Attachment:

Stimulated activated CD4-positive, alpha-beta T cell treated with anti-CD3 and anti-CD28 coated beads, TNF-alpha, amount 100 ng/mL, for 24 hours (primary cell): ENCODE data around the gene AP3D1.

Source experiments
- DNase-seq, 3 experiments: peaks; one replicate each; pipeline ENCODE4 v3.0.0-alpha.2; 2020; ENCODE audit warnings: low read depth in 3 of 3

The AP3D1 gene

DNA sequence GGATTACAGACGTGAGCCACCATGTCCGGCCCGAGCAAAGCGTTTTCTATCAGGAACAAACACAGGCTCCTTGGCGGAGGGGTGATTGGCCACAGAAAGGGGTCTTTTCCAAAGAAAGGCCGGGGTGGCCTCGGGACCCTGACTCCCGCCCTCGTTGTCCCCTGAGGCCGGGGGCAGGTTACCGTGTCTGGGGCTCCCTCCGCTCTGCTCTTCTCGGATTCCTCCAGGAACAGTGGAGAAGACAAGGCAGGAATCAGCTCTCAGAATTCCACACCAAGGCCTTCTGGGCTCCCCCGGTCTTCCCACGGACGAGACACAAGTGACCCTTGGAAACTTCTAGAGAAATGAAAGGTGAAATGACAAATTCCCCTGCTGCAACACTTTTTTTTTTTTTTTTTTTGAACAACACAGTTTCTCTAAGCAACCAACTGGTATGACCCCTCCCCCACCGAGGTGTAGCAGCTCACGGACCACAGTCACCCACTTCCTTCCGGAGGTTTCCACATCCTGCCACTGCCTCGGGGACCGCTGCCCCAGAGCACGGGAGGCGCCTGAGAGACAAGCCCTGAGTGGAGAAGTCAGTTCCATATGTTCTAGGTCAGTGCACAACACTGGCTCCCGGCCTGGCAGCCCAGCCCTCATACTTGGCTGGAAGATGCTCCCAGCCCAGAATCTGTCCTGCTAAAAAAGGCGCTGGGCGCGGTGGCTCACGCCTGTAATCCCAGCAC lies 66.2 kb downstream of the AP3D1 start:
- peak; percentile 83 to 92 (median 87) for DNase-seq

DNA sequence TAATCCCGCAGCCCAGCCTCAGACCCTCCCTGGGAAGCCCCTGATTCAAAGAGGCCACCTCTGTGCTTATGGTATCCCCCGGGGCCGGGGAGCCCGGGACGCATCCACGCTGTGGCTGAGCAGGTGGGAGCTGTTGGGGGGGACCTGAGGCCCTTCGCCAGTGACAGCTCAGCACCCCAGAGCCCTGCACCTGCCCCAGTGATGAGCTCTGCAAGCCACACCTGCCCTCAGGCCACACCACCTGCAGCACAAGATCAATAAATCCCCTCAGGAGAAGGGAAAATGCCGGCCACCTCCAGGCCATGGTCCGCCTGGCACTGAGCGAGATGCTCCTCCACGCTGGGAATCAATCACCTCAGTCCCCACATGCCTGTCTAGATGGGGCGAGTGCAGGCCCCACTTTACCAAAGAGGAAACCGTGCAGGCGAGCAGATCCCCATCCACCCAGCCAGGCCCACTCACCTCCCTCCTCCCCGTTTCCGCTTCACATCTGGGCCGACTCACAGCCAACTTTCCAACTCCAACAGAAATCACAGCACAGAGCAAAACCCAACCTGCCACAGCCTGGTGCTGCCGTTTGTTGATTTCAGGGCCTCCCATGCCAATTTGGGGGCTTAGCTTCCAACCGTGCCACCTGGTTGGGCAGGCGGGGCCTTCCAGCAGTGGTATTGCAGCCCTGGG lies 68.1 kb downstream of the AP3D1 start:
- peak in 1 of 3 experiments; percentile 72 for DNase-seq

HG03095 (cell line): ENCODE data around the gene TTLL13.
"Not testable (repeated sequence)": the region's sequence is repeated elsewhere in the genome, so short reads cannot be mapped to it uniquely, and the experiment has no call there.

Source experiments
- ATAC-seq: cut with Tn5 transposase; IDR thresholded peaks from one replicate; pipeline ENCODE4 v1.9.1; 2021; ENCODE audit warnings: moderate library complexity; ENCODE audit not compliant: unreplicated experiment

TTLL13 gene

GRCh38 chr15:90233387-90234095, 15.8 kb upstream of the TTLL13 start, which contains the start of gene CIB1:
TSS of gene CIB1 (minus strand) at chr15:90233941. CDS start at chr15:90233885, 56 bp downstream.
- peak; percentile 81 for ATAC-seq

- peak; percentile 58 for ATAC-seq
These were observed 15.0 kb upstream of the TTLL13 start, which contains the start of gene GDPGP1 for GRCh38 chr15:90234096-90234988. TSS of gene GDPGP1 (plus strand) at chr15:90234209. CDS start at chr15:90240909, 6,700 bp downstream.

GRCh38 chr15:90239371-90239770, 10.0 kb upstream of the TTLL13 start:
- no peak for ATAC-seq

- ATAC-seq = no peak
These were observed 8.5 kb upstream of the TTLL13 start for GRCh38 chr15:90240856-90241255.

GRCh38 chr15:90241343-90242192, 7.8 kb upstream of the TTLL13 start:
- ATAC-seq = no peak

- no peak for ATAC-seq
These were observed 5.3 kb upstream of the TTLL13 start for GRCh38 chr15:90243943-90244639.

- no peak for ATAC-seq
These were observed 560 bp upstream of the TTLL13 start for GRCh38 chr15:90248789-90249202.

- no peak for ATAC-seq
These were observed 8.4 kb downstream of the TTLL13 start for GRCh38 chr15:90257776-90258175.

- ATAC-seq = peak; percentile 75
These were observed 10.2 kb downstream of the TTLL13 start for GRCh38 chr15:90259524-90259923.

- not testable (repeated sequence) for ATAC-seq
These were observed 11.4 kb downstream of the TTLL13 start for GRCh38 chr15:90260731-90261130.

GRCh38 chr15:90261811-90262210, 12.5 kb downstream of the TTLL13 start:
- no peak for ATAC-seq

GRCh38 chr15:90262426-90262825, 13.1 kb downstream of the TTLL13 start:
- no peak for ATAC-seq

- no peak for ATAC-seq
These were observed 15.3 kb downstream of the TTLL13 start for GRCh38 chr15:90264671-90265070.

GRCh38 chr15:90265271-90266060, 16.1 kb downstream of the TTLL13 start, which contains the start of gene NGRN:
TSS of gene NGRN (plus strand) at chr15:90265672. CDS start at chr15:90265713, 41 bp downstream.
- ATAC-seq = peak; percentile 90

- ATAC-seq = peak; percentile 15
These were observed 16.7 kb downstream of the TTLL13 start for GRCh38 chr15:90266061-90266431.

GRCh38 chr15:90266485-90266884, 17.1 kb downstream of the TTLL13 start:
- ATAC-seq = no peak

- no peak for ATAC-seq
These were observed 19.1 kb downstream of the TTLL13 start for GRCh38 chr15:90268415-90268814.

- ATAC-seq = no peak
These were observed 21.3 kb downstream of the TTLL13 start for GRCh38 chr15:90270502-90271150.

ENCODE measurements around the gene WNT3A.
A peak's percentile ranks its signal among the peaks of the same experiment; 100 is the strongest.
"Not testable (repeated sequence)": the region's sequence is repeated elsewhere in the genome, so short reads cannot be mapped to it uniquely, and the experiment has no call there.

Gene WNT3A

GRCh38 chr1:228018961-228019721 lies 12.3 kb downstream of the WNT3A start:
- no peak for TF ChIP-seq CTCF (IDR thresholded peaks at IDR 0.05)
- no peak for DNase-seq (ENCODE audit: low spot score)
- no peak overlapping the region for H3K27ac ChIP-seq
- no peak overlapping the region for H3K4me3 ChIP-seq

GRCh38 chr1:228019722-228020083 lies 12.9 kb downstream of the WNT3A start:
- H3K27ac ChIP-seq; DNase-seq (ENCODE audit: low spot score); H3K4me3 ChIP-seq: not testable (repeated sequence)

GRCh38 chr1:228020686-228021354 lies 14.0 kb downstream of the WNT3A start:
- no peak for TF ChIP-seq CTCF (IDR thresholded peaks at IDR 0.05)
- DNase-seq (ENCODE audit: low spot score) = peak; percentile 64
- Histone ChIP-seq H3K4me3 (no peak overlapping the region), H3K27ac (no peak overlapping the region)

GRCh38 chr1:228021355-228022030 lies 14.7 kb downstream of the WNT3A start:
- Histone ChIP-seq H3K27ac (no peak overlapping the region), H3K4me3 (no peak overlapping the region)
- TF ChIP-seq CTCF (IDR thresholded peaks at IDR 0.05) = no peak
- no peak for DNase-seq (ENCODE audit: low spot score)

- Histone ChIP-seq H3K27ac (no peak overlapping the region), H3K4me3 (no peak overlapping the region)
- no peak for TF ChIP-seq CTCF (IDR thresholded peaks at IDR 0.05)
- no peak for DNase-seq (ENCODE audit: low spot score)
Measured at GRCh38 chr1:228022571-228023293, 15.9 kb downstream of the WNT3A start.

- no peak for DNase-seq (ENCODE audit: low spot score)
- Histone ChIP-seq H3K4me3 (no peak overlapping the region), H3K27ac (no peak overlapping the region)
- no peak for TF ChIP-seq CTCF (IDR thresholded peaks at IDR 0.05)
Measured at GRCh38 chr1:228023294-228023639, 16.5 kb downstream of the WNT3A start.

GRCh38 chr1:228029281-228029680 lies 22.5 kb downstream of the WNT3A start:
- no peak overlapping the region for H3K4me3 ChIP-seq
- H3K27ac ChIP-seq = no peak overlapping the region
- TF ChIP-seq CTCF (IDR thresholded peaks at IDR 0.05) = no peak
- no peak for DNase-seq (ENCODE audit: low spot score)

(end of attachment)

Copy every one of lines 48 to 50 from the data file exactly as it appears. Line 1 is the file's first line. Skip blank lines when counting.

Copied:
- no peak for ATAC-seq
These were observed 19.1 kb downstream of the TTLL13 start for GRCh38 chr15:90268415-90268814.

- ATAC-seq = no peak